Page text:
Alison and I have always been passionate about having a good marriage and supporting and encouraging marriages everywhere. That passion is not getting weaker but it is getting stronger as we get older. Maybe my main motivation is the pain I experienced from growing up in a divided home: when Mum went her way for many years and Dad went his way. The trouble of course was that my brother and I got torn in two, quite literally.

I worked out that before I left home at 17 years of age, I had spent roughly a third of my life in a two-parent home with my mum and dad; another third was spent with a single mum with little interaction with my dad at all (Scotland is a long way from Australia for the standard every-second-weekend-visiting-schedule for a non-custodial parent) and the final third of my life was with a single dad, with regular visits from mum when her work permitted.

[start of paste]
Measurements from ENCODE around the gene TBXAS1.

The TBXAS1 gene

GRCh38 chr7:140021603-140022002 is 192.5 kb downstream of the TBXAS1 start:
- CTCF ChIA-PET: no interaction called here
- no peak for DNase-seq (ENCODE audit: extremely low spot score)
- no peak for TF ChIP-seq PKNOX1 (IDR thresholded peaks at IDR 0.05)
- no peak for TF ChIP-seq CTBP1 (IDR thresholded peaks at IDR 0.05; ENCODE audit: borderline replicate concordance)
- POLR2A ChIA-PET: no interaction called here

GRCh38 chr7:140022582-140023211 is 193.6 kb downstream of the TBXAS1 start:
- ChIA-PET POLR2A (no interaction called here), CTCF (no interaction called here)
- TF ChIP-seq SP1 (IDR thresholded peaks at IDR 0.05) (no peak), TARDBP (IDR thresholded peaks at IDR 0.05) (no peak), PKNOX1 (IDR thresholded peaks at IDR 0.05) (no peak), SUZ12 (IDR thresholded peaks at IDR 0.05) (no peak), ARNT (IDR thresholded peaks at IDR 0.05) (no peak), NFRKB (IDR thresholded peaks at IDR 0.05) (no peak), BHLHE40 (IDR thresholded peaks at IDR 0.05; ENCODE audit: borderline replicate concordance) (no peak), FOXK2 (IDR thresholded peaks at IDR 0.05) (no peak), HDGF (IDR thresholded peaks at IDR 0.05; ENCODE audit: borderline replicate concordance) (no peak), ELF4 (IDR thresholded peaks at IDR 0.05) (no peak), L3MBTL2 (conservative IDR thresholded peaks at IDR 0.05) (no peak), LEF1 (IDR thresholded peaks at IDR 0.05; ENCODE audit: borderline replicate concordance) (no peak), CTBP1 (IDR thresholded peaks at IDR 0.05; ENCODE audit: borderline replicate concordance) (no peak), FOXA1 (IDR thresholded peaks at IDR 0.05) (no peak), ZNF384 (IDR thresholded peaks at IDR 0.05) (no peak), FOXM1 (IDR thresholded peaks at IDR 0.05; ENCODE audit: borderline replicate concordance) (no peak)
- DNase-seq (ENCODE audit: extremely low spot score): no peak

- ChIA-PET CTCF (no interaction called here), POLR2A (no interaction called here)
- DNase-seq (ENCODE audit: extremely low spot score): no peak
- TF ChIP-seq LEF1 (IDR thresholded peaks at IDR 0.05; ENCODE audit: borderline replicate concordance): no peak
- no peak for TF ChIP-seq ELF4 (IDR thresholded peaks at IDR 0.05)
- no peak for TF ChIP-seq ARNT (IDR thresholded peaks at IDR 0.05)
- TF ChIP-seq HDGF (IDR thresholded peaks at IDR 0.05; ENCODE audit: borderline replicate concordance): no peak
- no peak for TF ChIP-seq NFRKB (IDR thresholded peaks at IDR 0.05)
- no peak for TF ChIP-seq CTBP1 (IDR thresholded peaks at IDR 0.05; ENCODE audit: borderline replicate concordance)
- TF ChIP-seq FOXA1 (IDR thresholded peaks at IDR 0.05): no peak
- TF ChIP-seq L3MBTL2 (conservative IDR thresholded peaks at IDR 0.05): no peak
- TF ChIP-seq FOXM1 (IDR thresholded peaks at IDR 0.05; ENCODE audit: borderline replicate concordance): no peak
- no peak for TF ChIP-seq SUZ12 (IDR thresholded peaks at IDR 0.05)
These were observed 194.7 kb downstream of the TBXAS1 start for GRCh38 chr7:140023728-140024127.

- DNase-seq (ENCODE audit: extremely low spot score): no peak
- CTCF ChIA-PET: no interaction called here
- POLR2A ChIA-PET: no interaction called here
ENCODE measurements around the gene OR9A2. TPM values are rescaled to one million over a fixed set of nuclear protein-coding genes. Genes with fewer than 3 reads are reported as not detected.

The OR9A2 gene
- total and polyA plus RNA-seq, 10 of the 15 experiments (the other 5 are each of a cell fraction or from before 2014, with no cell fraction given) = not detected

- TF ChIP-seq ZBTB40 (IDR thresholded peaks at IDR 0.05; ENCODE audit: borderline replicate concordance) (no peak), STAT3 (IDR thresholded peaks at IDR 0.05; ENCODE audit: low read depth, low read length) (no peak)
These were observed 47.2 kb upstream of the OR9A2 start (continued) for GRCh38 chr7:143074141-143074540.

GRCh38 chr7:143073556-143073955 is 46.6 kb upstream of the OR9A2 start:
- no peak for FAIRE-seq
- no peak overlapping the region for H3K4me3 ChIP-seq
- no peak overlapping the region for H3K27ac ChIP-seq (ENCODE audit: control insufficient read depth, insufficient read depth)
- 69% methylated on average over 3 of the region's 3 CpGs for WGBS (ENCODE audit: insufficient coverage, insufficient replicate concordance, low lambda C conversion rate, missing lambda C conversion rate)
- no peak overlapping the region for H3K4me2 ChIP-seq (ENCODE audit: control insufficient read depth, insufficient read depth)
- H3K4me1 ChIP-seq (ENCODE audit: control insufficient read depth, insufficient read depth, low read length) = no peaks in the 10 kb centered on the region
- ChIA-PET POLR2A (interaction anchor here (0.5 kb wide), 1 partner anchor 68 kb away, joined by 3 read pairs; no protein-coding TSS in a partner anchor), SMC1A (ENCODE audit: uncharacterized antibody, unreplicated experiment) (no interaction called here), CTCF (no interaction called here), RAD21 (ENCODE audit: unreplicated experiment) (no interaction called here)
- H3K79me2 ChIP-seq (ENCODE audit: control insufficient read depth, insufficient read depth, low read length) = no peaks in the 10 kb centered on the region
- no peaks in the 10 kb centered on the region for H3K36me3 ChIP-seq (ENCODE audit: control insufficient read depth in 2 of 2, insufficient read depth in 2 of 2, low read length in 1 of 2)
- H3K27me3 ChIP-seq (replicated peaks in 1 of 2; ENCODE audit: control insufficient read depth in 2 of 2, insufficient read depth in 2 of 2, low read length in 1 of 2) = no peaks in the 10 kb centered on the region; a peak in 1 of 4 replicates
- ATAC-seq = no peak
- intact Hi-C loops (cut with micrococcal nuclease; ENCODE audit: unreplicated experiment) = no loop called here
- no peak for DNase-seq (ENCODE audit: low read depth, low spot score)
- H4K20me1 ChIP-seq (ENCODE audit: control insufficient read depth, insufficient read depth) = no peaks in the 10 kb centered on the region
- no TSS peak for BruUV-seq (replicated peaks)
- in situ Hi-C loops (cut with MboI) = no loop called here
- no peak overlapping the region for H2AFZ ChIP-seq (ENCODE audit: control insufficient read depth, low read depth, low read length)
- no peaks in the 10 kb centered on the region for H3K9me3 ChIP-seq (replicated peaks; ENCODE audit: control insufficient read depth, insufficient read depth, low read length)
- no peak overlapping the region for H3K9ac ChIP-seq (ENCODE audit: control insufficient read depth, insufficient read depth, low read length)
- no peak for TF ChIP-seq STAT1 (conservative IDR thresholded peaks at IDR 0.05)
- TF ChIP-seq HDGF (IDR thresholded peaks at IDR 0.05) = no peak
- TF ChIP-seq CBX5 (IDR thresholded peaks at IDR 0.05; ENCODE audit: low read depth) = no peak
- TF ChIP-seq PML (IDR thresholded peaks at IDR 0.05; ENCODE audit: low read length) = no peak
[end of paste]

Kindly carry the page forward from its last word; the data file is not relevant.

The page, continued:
No prize for guessing which were the happiest moments of my life growing up? You got it! Life with Mum and Dad living together (when they weren’t having verbal stoushes). Sometimes it felt like we were growing up in World War III while at other times it just seemed picture perfect. For me, Charles Dickens words, “It was the best of times and it was the worst of times” sums up the first 17 years of my life.

No child should have to go to 13 different schools or live in poverty, prevented from going to school because Dad was too embarrassed to send us as we couldn’t afford shoes (though we preferred the carefree life of trapping rabbits and catching quail rather than school and arithmetic). By the way increased levels of poverty is a very common result of family breakup.

However the up-side was that I learned to love moving location regularly and not having ‘everything’ makes one very inventive. I am very thankful to my Mum and Dad for the good times and the hard times. I am thankful that my Mum and Dad, while leading separate lives, did not get divorced because it at least gave me hope for a better future.